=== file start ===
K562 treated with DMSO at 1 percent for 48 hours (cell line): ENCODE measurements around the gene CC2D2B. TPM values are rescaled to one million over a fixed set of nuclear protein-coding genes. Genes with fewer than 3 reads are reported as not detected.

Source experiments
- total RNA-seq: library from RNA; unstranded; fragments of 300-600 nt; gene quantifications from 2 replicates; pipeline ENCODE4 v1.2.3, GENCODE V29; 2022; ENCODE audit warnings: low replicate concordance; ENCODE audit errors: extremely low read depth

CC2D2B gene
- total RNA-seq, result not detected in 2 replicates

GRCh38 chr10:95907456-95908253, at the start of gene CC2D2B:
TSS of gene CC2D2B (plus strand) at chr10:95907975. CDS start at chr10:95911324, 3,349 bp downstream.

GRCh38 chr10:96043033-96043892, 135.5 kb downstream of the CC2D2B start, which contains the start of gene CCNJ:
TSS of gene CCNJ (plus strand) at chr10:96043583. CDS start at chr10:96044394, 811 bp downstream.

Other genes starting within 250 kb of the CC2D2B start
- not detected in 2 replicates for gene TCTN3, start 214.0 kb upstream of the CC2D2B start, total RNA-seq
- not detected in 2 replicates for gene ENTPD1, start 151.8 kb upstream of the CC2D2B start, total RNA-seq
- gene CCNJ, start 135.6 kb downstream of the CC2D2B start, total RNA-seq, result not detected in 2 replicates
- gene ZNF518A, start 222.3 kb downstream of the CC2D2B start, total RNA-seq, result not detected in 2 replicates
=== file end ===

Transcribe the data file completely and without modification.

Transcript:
K562 treated with DMSO at 1 percent for 48 hours (cell line): ENCODE measurements around the gene CC2D2B. TPM values are rescaled to one million over a fixed set of nuclear protein-coding genes. Genes with fewer than 3 reads are reported as not detected.

Source experiments
- total RNA-seq: library from RNA; unstranded; fragments of 300-600 nt; gene quantifications from 2 replicates; pipeline ENCODE4 v1.2.3, GENCODE V29; 2022; ENCODE audit warnings: low replicate concordance; ENCODE audit errors: extremely low read depth

CC2D2B gene
- total RNA-seq, result not detected in 2 replicates

GRCh38 chr10:95907456-95908253, at the start of gene CC2D2B:
TSS of gene CC2D2B (plus strand) at chr10:95907975. CDS start at chr10:95911324, 3,349 bp downstream.

GRCh38 chr10:96043033-96043892, 135.5 kb downstream of the CC2D2B start, which contains the start of gene CCNJ:
TSS of gene CCNJ (plus strand) at chr10:96043583. CDS start at chr10:96044394, 811 bp downstream.

Other genes starting within 250 kb of the CC2D2B start
- not detected in 2 replicates for gene TCTN3, start 214.0 kb upstream of the CC2D2B start, total RNA-seq
- not detected in 2 replicates for gene ENTPD1, start 151.8 kb upstream of the CC2D2B start, total RNA-seq
- gene CCNJ, start 135.6 kb downstream of the CC2D2B start, total RNA-seq, result not detected in 2 replicates
- gene ZNF518A, start 222.3 kb downstream of the CC2D2B start, total RNA-seq, result not detected in 2 replicates